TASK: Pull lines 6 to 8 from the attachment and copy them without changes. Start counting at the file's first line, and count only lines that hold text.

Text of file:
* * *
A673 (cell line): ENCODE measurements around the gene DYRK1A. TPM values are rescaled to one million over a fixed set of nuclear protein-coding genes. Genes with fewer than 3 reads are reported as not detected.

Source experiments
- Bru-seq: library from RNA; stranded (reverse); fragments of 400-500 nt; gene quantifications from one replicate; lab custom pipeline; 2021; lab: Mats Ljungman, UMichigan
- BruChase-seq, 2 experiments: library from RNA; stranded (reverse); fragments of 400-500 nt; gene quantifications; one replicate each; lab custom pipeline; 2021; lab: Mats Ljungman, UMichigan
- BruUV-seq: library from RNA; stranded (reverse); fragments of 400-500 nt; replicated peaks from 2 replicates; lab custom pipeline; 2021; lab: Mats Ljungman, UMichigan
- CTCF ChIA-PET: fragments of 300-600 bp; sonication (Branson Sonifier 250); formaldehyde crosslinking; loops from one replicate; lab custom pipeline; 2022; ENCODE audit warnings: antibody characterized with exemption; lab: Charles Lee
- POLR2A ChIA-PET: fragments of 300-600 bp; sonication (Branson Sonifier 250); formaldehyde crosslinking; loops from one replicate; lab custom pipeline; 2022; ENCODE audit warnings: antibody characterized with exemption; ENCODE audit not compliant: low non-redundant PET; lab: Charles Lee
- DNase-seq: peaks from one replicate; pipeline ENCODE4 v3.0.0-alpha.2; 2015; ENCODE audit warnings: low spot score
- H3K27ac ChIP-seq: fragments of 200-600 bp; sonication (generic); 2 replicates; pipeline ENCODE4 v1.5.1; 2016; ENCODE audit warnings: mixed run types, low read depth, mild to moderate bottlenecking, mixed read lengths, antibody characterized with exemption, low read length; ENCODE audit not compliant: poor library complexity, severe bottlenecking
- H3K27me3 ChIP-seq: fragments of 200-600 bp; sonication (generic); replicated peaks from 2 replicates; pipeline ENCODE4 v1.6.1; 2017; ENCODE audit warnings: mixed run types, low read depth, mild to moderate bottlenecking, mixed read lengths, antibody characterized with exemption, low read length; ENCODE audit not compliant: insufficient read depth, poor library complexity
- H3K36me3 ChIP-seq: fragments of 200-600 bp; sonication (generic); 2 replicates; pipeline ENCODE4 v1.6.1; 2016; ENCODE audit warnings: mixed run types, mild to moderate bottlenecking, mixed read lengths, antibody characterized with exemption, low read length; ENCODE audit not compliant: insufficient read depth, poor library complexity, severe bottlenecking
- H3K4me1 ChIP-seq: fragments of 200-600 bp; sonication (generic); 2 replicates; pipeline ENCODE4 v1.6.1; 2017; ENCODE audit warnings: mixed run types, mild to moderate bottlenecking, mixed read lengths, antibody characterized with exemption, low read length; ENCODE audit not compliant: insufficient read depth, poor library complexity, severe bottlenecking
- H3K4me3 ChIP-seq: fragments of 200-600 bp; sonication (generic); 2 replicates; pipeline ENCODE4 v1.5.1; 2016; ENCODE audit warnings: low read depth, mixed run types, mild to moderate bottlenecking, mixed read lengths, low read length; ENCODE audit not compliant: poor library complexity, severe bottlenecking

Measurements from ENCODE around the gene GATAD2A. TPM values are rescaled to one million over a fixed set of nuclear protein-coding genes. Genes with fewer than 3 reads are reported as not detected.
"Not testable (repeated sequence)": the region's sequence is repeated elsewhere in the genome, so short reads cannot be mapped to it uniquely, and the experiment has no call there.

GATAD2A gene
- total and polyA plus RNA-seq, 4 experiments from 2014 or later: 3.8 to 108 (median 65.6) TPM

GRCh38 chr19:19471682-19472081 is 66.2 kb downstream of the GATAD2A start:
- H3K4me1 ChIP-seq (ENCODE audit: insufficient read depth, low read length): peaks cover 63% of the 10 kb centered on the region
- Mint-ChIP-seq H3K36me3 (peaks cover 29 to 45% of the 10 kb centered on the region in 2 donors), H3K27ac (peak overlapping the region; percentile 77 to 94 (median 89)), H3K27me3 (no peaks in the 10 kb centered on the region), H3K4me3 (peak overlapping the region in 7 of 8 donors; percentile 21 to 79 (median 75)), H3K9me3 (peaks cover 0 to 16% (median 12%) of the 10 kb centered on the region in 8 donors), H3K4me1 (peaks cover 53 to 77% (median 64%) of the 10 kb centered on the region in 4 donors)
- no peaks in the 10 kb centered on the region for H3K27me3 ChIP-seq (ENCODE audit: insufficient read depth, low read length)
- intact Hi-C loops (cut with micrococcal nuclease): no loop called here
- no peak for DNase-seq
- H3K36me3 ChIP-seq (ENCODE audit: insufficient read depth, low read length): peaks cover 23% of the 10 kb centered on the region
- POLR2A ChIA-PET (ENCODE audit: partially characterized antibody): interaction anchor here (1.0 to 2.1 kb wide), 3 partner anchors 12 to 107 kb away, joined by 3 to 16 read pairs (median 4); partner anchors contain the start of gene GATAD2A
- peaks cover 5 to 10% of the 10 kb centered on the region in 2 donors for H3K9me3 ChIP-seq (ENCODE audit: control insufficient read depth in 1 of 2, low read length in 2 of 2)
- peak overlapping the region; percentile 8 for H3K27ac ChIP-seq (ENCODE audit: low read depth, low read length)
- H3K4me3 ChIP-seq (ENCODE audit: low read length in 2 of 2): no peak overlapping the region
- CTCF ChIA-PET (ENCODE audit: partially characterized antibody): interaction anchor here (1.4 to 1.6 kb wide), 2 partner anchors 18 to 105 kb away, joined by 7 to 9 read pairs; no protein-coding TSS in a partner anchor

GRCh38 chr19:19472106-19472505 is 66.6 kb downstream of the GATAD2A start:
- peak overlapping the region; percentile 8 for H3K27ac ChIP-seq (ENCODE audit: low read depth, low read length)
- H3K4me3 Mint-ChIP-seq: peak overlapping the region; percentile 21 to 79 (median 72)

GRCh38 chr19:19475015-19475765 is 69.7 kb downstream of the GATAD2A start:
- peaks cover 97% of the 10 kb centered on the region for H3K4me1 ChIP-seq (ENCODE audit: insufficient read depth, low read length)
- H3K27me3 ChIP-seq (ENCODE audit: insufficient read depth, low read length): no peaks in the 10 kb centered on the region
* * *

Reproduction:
- CTCF ChIA-PET: fragments of 300-600 bp; sonication (Branson Sonifier 250); formaldehyde crosslinking; loops from one replicate; lab custom pipeline; 2022; ENCODE audit warnings: antibody characterized with exemption; lab: Charles Lee
- POLR2A ChIA-PET: fragments of 300-600 bp; sonication (Branson Sonifier 250); formaldehyde crosslinking; loops from one replicate; lab custom pipeline; 2022; ENCODE audit warnings: antibody characterized with exemption; ENCODE audit not compliant: low non-redundant PET; lab: Charles Lee
- DNase-seq: peaks from one replicate; pipeline ENCODE4 v3.0.0-alpha.2; 2015; ENCODE audit warnings: low spot score